The oil slick that imagines itself the sea

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Published by Matthew Davidson on Sun, 21/04/2013 - 2:13pm

Last night I was at a party held by a couple of friends who I've known a long time, but not very well, in their grand, well-appointed house on a gated waterside estate. There were a few people there I knew slightly, more people that I knew not at all, and still more that were the pre-school children of the above, stumbling about, hitting their heads on things, and screaming at random intervals (the children, I mean).

In these situations, most conversations start with the question "What do you do?", and this was the first social situation I'd been in where I was able to answer "I'm involved in this fantastic IT industry grants program called Newstart Allowance." Ha ha. With increasing alarm I found nobody laughing at this line, not because it wasn't particularly funny (which, to be fair, was the case), but for these three reasons:

  • They thought I meant the New Enterprise Incentive Scheme.
  • They didn't know that "Newstart Allowance" was the official bureaucratic term for the dole.
  • They had no reason to know better because neither they nor anybody they knew had ever been on the dole. Newstart Allowance just wasn't a part of their world.

The second question strangers ask each other in these situations is "Where are you from?" Indeed they are often given to marvel at how absolutely nobody in Coffs Harbour seems to come from Coffs Harbour. One fellow I spoke to last night did so, and I am guilty of likewise wondering at this apparent phenomenon during my first few years in Coffs.

If you visit the decidedly downmarket Toormina Hotel, as I did earlier that day until the muzak drove me out (Oh, Meatloaf! You took the words right out of my mouth. It must have been while your music was making me vomit.), you will however find the majority of the patrons and staff are Coffs born and bred. You will also find that they know all too well what Newstart Allowance is, and what it's like to work low-paid, tenuous, often cash-in-hand jobs. They also know what it's like to live in a situation where the instruments of the state can be capriciously used against them; where AVOs and DoCS (now rather unbelievably known as FaHCSIA, which unless I'm mistaken would make the staff FaHSCIsts) can be wielded as weapons in acrimonious relationship breakups because magistrates and bureaucrats see them as second-class citizens.

Through the Boambee East Community Centre's excellent Life Skills for Blokes course, and volunteering at the Mens' Resource Centre in Coffs, I've heard awful stories by heartbroken people in situations such as losing access to their children, and unable to even speak to them on the phone for fear of ending up in jail. These are for the most part (though I admit not universally) thoughtful, intelligent, thoroughly decent people.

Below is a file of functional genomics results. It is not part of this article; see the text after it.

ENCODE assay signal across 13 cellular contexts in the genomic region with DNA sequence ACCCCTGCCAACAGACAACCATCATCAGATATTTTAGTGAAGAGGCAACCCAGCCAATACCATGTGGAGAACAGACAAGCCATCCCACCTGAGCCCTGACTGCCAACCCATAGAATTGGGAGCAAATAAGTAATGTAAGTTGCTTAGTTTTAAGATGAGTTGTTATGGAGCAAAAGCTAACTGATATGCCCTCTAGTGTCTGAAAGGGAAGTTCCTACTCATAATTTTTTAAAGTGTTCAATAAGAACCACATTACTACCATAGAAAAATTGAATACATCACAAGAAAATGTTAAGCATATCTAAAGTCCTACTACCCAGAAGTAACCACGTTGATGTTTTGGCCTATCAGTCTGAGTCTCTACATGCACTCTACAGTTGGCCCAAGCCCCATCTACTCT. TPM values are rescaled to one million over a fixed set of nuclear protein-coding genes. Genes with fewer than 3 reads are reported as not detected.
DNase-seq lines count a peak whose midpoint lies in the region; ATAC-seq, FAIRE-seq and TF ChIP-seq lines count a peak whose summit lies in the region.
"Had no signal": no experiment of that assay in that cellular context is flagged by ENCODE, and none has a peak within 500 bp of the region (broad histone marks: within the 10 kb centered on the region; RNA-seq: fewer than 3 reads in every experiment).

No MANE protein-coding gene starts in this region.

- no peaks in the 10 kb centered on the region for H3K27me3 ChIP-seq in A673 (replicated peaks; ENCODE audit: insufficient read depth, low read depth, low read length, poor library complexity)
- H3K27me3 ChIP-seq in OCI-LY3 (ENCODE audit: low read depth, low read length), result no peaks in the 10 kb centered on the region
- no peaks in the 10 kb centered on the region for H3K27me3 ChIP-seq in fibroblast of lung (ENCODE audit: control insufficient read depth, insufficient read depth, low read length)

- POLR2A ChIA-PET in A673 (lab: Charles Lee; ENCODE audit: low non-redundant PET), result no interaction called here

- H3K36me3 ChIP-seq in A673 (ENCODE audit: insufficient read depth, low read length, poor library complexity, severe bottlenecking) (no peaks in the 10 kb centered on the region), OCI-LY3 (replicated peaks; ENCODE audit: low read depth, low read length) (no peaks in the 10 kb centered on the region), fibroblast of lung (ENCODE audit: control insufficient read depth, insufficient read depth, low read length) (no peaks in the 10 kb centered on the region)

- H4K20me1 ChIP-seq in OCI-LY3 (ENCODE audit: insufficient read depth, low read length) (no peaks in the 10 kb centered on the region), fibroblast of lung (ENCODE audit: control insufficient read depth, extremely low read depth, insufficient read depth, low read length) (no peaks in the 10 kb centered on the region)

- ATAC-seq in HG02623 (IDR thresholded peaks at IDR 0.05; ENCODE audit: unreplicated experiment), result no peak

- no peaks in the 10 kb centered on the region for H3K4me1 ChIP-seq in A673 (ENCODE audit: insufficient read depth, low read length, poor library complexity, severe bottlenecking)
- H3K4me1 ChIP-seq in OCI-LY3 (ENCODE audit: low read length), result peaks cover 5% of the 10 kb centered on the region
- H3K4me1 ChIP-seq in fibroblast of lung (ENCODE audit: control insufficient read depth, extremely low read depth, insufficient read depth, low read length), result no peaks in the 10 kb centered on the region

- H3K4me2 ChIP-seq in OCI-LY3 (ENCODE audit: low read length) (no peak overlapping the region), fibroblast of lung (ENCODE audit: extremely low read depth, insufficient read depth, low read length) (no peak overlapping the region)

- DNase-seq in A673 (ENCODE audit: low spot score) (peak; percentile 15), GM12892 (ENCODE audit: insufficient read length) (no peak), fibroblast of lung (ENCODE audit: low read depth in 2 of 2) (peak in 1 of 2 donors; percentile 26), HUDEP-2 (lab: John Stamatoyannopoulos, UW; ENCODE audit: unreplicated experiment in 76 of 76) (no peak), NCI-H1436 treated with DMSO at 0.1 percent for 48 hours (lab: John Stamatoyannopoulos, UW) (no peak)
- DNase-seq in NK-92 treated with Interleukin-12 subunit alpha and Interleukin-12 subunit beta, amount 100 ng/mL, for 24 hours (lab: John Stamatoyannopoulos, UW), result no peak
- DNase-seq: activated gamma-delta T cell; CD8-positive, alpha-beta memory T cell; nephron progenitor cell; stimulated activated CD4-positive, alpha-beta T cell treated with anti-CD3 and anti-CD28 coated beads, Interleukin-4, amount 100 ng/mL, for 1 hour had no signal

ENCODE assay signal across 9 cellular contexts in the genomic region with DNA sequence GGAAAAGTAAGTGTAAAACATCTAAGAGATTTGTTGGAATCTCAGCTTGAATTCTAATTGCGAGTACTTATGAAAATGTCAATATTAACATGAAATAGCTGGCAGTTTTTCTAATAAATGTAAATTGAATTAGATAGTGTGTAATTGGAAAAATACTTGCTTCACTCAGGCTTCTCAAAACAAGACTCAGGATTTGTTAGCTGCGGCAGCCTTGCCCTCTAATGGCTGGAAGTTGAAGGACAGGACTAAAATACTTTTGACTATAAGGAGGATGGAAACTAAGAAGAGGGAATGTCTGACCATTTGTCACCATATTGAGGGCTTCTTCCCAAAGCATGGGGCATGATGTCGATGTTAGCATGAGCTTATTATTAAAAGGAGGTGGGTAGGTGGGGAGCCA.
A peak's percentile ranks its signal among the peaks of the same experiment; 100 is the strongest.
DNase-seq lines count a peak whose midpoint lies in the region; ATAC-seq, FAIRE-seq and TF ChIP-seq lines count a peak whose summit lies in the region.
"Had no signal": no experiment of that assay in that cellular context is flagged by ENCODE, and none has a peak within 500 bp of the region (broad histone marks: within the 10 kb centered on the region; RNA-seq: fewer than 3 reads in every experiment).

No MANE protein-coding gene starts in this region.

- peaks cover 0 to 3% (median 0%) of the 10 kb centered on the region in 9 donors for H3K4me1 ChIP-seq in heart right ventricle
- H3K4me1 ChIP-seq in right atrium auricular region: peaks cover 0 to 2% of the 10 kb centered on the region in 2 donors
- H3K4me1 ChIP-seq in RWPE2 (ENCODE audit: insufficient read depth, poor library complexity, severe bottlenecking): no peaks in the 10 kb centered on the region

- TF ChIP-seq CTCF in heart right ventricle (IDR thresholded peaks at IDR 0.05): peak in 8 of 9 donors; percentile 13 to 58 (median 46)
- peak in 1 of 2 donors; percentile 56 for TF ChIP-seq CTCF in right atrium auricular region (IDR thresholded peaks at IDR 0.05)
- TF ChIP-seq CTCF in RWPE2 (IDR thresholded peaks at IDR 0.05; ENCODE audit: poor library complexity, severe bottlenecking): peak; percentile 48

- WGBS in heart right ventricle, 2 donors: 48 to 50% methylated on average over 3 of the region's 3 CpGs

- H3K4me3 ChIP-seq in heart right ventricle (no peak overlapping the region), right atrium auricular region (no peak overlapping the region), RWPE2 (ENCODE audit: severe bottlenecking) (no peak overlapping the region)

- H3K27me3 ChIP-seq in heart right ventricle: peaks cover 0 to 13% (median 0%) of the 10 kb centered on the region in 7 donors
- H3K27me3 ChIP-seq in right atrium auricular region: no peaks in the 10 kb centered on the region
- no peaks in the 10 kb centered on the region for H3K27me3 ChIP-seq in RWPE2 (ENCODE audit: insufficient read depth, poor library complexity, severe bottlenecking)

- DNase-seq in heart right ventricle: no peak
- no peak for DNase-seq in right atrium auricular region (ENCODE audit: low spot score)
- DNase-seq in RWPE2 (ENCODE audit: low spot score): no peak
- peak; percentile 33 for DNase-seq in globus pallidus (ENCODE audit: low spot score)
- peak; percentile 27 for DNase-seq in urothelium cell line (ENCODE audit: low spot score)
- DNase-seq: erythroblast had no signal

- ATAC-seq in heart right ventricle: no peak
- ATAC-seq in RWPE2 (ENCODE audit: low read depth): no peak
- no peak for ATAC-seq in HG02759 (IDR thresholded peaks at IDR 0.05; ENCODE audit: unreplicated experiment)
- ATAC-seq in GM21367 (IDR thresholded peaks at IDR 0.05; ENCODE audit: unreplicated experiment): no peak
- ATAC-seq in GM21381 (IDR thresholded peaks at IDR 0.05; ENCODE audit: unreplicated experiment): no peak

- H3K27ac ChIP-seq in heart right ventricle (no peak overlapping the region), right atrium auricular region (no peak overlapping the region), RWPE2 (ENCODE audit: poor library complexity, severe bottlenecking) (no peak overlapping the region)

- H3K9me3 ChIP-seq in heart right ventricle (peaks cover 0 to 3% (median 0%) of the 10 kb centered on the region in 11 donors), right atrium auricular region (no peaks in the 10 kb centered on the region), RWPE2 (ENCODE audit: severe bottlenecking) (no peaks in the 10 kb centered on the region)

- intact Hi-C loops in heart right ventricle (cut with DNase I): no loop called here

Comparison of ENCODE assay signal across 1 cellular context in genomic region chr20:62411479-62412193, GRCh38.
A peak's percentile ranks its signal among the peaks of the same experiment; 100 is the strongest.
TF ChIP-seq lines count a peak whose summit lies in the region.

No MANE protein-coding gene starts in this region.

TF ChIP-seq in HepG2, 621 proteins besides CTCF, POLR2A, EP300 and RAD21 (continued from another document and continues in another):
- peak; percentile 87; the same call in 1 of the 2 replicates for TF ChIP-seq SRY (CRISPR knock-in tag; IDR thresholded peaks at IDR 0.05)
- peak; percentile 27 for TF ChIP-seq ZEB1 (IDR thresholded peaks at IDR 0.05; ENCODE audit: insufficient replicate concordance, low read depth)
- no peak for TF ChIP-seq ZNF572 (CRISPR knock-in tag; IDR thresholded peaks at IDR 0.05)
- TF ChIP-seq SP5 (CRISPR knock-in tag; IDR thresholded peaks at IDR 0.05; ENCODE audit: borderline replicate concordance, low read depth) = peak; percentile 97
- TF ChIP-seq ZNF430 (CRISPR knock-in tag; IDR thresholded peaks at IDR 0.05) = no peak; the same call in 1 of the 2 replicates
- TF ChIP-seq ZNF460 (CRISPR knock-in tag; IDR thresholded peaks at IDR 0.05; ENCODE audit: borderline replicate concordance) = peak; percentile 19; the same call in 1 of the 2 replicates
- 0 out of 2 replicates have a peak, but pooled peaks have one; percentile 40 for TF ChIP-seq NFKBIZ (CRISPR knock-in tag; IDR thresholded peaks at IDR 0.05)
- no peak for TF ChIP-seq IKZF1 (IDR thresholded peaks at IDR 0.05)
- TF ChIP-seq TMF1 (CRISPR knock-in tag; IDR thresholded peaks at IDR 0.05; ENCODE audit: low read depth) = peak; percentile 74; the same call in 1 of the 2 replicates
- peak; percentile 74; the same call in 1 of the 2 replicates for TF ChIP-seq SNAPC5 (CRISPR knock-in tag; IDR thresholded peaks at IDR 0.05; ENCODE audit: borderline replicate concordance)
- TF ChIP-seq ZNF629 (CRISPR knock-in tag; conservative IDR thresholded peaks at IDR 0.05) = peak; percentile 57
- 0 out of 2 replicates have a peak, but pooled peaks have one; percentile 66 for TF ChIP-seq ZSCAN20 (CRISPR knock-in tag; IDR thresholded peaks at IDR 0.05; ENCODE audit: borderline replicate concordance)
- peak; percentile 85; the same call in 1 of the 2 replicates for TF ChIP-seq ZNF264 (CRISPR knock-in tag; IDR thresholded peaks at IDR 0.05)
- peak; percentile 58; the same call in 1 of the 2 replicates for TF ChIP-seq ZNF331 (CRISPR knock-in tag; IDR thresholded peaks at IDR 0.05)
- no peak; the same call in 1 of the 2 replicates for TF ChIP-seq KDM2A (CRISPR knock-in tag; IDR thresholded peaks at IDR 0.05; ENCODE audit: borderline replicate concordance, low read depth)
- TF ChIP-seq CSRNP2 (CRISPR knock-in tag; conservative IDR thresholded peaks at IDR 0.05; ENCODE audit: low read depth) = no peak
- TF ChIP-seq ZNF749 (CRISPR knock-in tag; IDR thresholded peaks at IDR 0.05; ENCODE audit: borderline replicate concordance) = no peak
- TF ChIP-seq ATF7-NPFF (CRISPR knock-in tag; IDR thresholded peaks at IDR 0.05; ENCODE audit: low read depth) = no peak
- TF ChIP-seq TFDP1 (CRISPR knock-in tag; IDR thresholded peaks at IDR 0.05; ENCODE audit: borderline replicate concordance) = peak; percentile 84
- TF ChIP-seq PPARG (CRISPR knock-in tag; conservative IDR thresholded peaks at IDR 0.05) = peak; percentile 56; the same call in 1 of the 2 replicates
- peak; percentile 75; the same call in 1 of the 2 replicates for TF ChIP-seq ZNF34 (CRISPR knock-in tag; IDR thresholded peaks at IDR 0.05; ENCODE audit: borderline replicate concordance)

In contrast, if you attend any one of Coffs' multitude of business networking functions, you will struggle to find anybody who isn't a mindless, heartless, unscrupulous scam artist. These are the complete dullards who consider their fatuous enterprises to be the primary source of the region's wealth (such as it is) and bleat with panic and terror at the thought of losing any of their privileges, which are funded mainly from the pockets of that socially and economically disadvantaged majority of the local population who are completely invisible to them. They are the "key stakeholders" who craft the public policy upon which, once settled, they graciously permit us "public consultation". 

These people are a thin, rich film riding on top of the rest of society; the oil slick that imagines itself the sea.

At the Toormina hotel you can see the prematurely old and zombified shuffle, shake, and shudder their way to the nearest ashtray to clumsily stub out their cigarette butts. While watching one such fellow, I was reminded of something which I discovered while filling in Centrelink forms; something that a decade at the computer keyboard had hidden. On the average Coffs Harbour income, a moderate amount of beer at the pub is a rare luxury, but an excessive amount of wine-like product from a cardboard box is quite affordable. Consequently my nervous system is so shot that I find I can barely hold a pen, much less write with it. I've joined the rest of the trembling zombies created by the celebrated Coffs Harbour lifestyle.

At least I know that my Coffs zombie-hood is largely a product of this environment. The majority of my fellow zombies in this sprawling, key-stakeholder-designed, civic-infrastructure-free expanse of what Phillip Adams calls "brick veneerial disease" have never known anything else, and can only wonder why they feel so lonely, isolated, angry, and in such relentless psychological pain.

I am angry, and I don't quite know what to do about it. At least I know which side I'm on. I think maybe we should do something about that oil slick.